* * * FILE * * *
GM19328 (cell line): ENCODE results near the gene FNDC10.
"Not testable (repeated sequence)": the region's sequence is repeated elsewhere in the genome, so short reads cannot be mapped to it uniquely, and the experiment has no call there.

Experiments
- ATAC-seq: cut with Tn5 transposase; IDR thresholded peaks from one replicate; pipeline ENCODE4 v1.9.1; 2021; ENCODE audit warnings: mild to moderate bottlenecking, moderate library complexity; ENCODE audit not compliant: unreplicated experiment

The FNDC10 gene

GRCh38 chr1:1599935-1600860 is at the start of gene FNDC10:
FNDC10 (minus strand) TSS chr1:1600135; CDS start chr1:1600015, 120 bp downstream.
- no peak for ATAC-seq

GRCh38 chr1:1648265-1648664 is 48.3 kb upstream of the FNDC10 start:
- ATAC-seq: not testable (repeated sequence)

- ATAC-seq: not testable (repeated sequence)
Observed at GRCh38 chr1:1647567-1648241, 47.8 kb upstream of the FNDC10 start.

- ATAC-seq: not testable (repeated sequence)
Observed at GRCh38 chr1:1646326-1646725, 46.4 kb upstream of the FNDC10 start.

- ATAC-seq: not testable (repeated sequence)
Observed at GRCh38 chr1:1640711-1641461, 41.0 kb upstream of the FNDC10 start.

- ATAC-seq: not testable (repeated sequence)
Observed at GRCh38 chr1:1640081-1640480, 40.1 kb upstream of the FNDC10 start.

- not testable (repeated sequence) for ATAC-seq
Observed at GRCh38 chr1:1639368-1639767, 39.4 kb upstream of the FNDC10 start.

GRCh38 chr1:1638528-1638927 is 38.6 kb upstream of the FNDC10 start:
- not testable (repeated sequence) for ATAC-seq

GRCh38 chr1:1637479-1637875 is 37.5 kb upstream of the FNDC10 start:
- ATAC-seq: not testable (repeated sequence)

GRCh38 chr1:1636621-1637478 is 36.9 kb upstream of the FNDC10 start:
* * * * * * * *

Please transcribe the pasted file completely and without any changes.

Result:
GM19328 (cell line): ENCODE results near the gene FNDC10.
"Not testable (repeated sequence)": the region's sequence is repeated elsewhere in the genome, so short reads cannot be mapped to it uniquely, and the experiment has no call there.

Experiments
- ATAC-seq: cut with Tn5 transposase; IDR thresholded peaks from one replicate; pipeline ENCODE4 v1.9.1; 2021; ENCODE audit warnings: mild to moderate bottlenecking, moderate library complexity; ENCODE audit not compliant: unreplicated experiment

The FNDC10 gene

GRCh38 chr1:1599935-1600860 is at the start of gene FNDC10:
FNDC10 (minus strand) TSS chr1:1600135; CDS start chr1:1600015, 120 bp downstream.
- no peak for ATAC-seq

GRCh38 chr1:1648265-1648664 is 48.3 kb upstream of the FNDC10 start:
- ATAC-seq: not testable (repeated sequence)

- ATAC-seq: not testable (repeated sequence)
Observed at GRCh38 chr1:1647567-1648241, 47.8 kb upstream of the FNDC10 start.

- ATAC-seq: not testable (repeated sequence)
Observed at GRCh38 chr1:1646326-1646725, 46.4 kb upstream of the FNDC10 start.

- ATAC-seq: not testable (repeated sequence)
Observed at GRCh38 chr1:1640711-1641461, 41.0 kb upstream of the FNDC10 start.

- ATAC-seq: not testable (repeated sequence)
Observed at GRCh38 chr1:1640081-1640480, 40.1 kb upstream of the FNDC10 start.

- not testable (repeated sequence) for ATAC-seq
Observed at GRCh38 chr1:1639368-1639767, 39.4 kb upstream of the FNDC10 start.

GRCh38 chr1:1638528-1638927 is 38.6 kb upstream of the FNDC10 start:
- not testable (repeated sequence) for ATAC-seq

GRCh38 chr1:1637479-1637875 is 37.5 kb upstream of the FNDC10 start:
- ATAC-seq: not testable (repeated sequence)

GRCh38 chr1:1636621-1637478 is 36.9 kb upstream of the FNDC10 start: